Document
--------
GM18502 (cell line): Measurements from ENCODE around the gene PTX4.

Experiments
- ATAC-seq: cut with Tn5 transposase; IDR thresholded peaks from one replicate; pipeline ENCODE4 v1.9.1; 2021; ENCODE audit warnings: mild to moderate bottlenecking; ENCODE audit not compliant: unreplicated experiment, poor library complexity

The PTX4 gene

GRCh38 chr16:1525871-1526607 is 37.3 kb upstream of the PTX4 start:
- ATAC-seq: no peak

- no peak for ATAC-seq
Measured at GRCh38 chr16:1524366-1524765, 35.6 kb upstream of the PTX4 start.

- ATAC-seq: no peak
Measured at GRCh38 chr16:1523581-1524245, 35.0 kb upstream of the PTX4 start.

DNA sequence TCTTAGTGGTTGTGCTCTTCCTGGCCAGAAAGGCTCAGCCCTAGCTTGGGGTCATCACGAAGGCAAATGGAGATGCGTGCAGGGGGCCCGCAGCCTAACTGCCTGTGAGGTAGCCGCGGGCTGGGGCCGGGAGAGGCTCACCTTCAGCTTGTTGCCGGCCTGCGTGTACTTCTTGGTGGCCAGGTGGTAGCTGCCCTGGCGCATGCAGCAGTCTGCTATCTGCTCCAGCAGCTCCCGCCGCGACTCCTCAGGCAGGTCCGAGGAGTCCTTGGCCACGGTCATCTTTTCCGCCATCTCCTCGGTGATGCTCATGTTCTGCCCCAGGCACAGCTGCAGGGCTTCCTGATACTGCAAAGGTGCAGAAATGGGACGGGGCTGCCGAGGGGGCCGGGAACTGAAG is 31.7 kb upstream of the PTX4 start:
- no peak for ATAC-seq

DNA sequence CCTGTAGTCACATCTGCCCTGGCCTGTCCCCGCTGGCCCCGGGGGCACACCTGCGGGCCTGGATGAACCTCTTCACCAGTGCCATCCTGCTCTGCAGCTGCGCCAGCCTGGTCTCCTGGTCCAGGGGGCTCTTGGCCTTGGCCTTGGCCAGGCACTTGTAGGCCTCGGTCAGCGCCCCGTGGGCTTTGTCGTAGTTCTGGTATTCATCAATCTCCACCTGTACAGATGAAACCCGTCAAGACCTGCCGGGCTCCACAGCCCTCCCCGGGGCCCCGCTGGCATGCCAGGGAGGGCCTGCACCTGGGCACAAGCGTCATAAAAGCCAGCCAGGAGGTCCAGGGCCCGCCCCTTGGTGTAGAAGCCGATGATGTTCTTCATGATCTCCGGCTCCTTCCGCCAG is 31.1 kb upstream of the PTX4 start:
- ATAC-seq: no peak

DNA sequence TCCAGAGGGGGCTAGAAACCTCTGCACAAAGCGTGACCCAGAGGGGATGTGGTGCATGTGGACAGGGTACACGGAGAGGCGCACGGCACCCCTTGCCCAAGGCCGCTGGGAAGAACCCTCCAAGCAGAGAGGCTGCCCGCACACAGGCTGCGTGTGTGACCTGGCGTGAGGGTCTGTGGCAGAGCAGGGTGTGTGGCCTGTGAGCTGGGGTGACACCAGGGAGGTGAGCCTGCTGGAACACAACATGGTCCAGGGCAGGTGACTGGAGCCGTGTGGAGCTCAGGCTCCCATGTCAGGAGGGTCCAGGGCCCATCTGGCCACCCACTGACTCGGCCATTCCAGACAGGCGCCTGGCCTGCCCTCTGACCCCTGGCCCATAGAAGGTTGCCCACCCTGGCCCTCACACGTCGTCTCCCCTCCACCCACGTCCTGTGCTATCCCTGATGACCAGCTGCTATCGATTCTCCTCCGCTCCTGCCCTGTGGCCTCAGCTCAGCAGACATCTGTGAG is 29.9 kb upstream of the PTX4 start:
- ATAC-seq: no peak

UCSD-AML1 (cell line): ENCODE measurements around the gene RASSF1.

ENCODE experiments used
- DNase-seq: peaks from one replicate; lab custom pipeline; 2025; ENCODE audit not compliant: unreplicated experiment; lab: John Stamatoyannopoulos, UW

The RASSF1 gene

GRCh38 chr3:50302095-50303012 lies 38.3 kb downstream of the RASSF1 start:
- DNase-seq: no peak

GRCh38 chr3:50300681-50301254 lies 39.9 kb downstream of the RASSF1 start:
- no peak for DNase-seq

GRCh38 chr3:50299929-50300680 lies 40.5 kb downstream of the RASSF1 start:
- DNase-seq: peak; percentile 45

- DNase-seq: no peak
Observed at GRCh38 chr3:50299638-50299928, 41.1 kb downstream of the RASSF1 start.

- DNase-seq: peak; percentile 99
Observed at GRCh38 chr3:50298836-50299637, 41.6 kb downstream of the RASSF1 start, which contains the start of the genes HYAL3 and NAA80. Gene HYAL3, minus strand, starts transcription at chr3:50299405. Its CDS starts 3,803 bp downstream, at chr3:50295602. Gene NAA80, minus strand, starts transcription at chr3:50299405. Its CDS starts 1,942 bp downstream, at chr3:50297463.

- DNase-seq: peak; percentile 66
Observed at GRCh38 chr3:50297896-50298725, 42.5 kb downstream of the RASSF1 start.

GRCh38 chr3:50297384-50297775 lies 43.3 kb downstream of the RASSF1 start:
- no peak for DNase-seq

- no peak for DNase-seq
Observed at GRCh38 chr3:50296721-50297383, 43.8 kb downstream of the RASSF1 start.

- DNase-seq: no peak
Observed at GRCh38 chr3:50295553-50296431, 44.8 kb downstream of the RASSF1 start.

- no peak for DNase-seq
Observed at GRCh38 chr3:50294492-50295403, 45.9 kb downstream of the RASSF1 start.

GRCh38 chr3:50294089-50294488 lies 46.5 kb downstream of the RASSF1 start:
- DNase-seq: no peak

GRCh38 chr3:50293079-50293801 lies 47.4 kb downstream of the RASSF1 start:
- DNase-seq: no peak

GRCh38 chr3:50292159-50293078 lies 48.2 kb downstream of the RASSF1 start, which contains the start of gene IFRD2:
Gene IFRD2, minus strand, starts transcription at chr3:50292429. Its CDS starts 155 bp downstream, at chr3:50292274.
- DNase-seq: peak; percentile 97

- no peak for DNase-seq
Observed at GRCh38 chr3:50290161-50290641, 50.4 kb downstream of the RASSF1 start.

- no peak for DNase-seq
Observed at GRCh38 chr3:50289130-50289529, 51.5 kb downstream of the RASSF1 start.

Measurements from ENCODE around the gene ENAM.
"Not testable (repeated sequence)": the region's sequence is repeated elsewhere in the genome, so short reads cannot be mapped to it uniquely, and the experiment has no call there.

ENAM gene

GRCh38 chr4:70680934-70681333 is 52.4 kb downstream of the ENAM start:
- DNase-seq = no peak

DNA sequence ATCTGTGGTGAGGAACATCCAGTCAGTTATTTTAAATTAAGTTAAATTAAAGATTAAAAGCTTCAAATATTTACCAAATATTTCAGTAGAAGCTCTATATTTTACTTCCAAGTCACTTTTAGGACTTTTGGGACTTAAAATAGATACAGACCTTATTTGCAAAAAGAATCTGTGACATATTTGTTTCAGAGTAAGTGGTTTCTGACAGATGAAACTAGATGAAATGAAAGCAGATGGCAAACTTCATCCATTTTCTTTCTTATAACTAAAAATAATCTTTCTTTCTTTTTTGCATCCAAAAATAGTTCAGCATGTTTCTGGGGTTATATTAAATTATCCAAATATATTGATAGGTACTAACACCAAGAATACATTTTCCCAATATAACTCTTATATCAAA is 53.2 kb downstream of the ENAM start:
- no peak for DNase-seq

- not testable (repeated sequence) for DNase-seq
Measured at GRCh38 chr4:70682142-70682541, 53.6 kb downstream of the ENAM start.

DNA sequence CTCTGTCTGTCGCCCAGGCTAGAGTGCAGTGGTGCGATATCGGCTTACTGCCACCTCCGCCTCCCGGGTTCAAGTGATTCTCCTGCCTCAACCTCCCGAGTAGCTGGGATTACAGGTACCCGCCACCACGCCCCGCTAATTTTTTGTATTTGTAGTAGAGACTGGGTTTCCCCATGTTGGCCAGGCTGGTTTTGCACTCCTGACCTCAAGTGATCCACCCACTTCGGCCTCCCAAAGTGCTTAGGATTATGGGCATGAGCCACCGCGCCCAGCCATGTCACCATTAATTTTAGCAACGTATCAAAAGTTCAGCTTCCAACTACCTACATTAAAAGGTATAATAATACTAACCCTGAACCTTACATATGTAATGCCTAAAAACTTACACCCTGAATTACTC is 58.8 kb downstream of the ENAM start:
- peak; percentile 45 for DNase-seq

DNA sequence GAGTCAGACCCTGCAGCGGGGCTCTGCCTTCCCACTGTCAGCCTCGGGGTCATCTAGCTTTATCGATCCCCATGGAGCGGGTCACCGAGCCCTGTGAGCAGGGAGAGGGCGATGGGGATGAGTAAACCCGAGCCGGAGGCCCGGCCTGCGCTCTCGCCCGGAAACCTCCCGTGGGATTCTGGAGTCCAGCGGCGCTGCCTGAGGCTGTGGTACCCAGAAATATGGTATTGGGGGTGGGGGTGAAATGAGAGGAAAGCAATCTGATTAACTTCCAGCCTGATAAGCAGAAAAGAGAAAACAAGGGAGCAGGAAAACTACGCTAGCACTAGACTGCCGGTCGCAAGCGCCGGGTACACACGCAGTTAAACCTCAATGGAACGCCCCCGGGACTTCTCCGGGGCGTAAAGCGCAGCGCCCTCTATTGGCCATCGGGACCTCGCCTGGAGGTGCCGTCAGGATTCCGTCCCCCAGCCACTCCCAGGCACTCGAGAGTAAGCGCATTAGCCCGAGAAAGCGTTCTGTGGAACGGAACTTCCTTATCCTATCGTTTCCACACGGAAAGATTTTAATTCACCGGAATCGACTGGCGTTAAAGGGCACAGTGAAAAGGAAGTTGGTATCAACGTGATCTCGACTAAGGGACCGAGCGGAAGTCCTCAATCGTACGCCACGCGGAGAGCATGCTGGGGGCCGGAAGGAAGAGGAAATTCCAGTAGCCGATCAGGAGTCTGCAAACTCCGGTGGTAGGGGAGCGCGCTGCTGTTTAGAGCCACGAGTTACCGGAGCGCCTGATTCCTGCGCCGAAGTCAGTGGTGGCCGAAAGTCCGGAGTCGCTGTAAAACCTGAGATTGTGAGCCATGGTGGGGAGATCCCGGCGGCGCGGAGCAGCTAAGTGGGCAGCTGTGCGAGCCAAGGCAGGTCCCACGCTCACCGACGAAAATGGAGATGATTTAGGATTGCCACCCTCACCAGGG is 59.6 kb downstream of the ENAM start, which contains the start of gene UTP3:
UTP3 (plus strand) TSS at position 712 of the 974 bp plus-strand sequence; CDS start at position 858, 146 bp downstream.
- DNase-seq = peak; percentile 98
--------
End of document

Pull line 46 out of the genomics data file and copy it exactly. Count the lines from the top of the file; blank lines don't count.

Gene IFRD2, minus strand, starts transcription at chr3:50292429. Its CDS starts 155 bp downstream, at chr3:50292274.